Last month, the FBI warned that ransomware attacks, like the one on the Colonial Pipeline, are a growing problem. From attacks on the Miami-Dade School District to Apple’s $50 million ransomware mess, the agency is investigating growing instances of cybercriminals wreaking havoc and confusion by holding vital services, citizen’s private information, and critical data hostage for money.
Ransomware is a highly profitable business for cybercriminals. According to the Ransomware Task Force (RTF), the cost of ransoms paid by organizations has nearly doubled in the past year. And such attacks have not just caused monetary damages; many have delayed lifesaving medical treatment, destabilized critical infrastructure, and even threatened national security.
It is no coincidence that this rise in cybercrime occurred during the pandemic. To support the sudden need for remote working, IT departments were forced to evolve to rapidly enable systems to be accessed from home, ramping up the digitization of their core applications and services outside their firewalls. Security teams pivoted to support the rapid increase in the adoption of cloud-based applications and remote work.
These unique conditions, and the return to a hybrid work environment, provided fertile ground for opportunistic cybercriminals. When combined with the increasing amount of personal information that can be found online, cybercriminals have become more deceptive and their attacks have gotten more authentic looking.
CrowdStrike identified this trend in its 2021 Global Threat Report. It concluded that the pandemic had provided “valuable subject matter” for cybercriminals, which used COVID-19 themes in their phishing attacks. The health care sector, including biopharmaceutical companies developing COVID-19 vaccines and therapeutics, has become a particular target as a result.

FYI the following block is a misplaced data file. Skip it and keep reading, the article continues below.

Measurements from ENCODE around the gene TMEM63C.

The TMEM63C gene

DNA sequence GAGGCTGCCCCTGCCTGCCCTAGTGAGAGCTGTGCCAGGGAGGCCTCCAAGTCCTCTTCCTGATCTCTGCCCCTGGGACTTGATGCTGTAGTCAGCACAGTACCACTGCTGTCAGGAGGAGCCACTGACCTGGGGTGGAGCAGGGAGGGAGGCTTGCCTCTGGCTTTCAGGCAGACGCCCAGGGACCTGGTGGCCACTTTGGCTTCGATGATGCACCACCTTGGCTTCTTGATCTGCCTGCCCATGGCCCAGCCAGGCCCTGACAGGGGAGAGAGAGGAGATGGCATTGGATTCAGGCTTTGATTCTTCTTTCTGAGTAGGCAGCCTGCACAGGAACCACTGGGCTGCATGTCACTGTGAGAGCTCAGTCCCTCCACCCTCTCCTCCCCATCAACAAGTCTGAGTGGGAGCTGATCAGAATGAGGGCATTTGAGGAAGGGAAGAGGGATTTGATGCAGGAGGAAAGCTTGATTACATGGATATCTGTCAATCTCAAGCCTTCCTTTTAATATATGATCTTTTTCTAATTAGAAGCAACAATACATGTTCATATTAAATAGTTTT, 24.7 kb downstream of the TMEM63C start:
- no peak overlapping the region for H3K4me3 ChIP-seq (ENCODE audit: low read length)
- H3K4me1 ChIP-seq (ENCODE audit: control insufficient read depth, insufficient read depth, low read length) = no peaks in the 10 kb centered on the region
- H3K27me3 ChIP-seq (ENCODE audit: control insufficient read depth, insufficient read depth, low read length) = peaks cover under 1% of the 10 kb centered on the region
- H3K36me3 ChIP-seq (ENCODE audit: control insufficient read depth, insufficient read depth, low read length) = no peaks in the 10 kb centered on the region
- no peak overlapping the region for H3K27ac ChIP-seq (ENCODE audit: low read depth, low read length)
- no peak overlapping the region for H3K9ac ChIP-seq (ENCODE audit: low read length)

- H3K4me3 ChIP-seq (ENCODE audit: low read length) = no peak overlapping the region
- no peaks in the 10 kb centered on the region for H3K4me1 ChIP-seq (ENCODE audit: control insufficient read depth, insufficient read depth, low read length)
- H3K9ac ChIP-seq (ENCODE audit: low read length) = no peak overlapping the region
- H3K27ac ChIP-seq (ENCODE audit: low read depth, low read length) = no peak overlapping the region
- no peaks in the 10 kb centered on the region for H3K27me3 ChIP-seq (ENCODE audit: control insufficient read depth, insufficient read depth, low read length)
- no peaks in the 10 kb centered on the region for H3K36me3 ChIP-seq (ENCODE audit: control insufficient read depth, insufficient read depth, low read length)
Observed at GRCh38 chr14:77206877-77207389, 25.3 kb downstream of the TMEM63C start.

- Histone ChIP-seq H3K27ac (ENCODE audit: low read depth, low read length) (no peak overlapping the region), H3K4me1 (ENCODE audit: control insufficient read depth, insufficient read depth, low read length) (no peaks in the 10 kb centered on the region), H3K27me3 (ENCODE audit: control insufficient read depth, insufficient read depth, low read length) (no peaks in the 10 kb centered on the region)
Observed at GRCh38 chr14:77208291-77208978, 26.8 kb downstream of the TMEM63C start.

To Pay or Not to Pay?
Despite catastrophic damages, fewer organizations are choosing to pay ransoms as businesses lose confidence that extortionists will honor their end of the bargain. In Q3 2020, 74.8% of companies that were threatened with a data leak opted to pay, according to Coveware. In Q4 2020, that percentage declined to 59.6%.
Instead, CISOs are doubling down on precautionary measures, purchasing backup storage and cybersecurity insurance (a $7.8B market projected to reach $20.4bn by 2025) and beefing up data and privacy operations for data discovery, classification, access management, encryption and governance.
Tackling Cybercrime With AI
This particular cybersecurity issue is threatening every company globally, so the market opportunity for AI-enabled solutions that will combat the threat is massive, but so are the technical challenges to overcome. CISOs are expected to add new capabilities to their AI function over the next two years, such as hiring security strategists responsible for setting the security strategy and informing the enterprise-wide strategy.
Beyond collaborative efforts by industry and government, we are also seeing the emergence of a new breed of fast-growing startups providing innovative AI-driven and automated cybersecurity solutions that automate as many cybersecurity functions as possible, so security doesn’t slow down the company or its workforce. These solutions are helping classify company data, manage access rights, encrypt sensitive data at the right time and put governance policies in place.
In addition, companies are now able to proactively shift the potential impact of cybercrime by taking out specialist cybersecurity insurance. Earlier this year, Corvus Insurance, which offers a broker-focused approach and uses AI to predict and prevent loss due to cybercrime, raised over $100 million in series C funding in the largest cybersecurity insurance financing amount ever.
The Road Ahead
The recommendations set out by the Ransomware Task Force include a national strategy to direct nation-states away from providing safe havens to ransomware criminals; the formation of a government-led anti-ransomware campaign; the establishment of cyber response and recovery funds, and tighter regulations around the cryptocurrencies typically used for ransom payments.
This coordinated action is an essential first step, and it’s welcomed. In the private sector, enterprises should also embrace the new technologies being developed by a fast-growing cybersecurity startup ecosystem, such as AI and automation, which will be key to driving both immediate value and long-term success.